If you are disabled and can no longer work, income from Social Security disability insurance (SSDI) can be a lifeline. It is fair to ask, however, how long those benefits must last.
After all, Americans are living longer than ever before. And more and more people have been applying for SSDI in recent years. Indeed, in less than four years, the number of people added to the rolls is nearly 5.9 million.
Overall, there are now 8.3 disabled workers receiving payments from the SSD insurance program. When spouses and dependent children are included, the number of people receiving support comes to 10.3 million.
To be sure, the average benefit is not that large, at $1,111 per month as of last August. But the money is very important to the people who get it - precisely because their disabilities get in the way of bringing in income by continuing to work.
Yet in this political climate, in a program so large, there are understandably plenty of critics of how SSDI is administered. A recent investigation by a Senate committee called for tightening up the approval process. The concern, of course, is that people who aren't really disabled might be approved for payments.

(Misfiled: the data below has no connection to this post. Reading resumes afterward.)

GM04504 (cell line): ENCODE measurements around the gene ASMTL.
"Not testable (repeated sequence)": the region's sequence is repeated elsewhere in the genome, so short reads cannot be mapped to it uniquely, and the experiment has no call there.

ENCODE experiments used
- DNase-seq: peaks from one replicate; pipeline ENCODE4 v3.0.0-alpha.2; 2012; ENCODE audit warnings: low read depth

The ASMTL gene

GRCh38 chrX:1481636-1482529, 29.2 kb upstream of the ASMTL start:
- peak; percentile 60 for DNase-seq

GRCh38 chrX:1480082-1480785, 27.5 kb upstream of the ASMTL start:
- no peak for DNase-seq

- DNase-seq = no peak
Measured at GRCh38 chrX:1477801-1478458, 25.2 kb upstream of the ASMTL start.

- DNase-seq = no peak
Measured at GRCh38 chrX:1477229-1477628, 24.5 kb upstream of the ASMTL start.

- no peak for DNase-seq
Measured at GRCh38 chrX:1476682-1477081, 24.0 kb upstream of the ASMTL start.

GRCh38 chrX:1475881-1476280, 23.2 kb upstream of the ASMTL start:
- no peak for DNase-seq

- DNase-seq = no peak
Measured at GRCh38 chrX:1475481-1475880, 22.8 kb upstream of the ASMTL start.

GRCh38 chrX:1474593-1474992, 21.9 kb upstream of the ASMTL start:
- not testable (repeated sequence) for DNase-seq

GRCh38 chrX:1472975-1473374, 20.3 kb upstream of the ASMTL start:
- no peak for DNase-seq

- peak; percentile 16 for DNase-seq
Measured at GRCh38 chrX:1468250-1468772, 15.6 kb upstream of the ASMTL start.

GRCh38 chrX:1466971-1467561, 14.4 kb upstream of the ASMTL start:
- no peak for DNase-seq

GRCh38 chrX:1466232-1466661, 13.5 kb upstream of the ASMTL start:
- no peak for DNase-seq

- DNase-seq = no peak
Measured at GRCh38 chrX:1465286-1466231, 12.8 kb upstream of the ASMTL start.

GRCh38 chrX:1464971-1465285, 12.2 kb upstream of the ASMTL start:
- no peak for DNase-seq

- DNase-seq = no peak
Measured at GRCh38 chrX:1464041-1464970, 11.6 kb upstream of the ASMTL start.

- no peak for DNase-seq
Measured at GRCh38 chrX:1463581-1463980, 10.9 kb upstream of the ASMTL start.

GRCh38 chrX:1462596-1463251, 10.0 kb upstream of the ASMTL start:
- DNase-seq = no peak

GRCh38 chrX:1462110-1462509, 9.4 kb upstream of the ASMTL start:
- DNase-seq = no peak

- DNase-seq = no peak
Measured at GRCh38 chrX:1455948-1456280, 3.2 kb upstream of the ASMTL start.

Be prepared, then, to gather all the evidence you need to make your case in the SSDI approval process. This will likely include showing exactly how your medical condition or conditions correspond to the Listing of Impairments used by the Social Security Administration.
In short, don't be daunted by having to go through this process. Instead, be prepared to see it through.
Source: "More Americans Dependent on Disability, Longer," Mercatus Center, George Mason University, Veronique de Rugy, 10-1-12
Our firm handles situations similar to those discussed in this post. To learn more about our practice, please visit our Michigan Social Security disability page.